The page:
The scent is sharp and sweet. Calming, yet.
Not the pretty perfect flowers. She loves the flawed ones. This one’s cream-petalled, pale pink fingers inwards. Woodbine.
Two minutes. That’s how long it took me to spot her.
The white petals curve toward the center. Held back by the shape.
It hits home.
Me. Held back from my true feelings. By “what’s supposed to be”.
Two days. I was drawn. Two weeks. I talked to her. Two months. That’s how long it took for us to become best friends.
Two seconds. That’s how long it takes for the words to freeze in my mouth.
I feel like she’s listening to the silent storm inside.
A bad taste spreads through my mouth, the words reduced to echoes, tears in the night.
The nights are the worst. I can’t tell myself it’s enough just being best friends, like “we’re supposed to be”. The mask suffocates. Tears, then.
I avert my gaze from her deep eyes, looking at the woodbine. My trembling fingers stroke the petals.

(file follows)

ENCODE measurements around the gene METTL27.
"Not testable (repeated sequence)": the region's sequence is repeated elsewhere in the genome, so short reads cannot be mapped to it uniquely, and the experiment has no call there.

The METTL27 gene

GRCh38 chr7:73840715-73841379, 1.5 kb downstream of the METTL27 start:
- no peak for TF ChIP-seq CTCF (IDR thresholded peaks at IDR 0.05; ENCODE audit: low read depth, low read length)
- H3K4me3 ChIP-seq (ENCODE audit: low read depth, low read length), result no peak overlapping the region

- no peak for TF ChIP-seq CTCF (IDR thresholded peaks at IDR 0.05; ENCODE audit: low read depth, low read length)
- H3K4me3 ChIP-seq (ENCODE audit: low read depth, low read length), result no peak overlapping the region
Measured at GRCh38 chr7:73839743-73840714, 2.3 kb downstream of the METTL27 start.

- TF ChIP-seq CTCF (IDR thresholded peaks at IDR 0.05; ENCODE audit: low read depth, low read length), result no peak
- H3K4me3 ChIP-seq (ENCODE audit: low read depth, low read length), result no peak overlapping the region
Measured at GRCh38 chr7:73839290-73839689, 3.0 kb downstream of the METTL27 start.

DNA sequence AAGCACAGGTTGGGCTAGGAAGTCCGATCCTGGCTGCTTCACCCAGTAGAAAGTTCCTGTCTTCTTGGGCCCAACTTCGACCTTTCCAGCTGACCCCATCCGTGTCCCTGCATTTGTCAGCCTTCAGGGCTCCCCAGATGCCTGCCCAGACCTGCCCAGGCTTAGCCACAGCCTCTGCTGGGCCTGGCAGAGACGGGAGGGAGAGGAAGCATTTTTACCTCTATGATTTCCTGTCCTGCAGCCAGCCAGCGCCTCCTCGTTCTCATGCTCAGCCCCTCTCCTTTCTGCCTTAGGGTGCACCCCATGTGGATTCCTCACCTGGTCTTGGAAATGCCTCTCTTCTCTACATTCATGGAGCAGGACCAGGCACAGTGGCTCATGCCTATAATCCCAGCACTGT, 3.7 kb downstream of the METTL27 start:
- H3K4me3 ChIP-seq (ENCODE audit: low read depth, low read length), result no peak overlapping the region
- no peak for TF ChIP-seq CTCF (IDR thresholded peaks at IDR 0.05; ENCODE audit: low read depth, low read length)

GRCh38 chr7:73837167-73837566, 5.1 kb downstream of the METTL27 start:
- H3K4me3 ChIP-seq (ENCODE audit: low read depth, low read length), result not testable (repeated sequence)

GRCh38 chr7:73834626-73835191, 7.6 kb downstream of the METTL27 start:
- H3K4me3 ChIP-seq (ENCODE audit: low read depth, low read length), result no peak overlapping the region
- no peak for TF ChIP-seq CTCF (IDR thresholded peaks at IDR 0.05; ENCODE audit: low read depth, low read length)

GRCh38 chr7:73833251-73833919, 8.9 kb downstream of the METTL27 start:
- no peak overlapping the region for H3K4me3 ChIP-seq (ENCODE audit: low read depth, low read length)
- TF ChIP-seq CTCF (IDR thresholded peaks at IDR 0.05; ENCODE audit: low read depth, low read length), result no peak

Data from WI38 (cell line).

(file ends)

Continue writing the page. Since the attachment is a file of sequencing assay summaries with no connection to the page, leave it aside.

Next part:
“It’s beautiful, isn’t it?” My voice cracks.
“It is, Rosie,” she says.
My eyes flutter close.
I love you. More than as a friend. I realized it when I first saw you. That I’m drawn to girls, not boys. I love you. But do you? Do you love me?
Her fingers clasped in mine, we walk along the path, heavy gray clouds gathering in the skies. I like it, I like storms. The sky screams “I wanna say something and it’s okay if you don’t listen, I’ll say it anyway!” This is where I first came out to her. Or anyone. Some people support me, some don’t. But I’m proud. This is my identity.
I remember the woodbine most vividly. Its scent sends a shiver of the memory through me.
“What are you thinking of?” she asks.
I smile. “I read a haiku a while ago.
Woodbine – a love that clings
A heavenly smell –
Till death do us part.“
“Till death do us part,” she whispers, before leaning in to kiss me.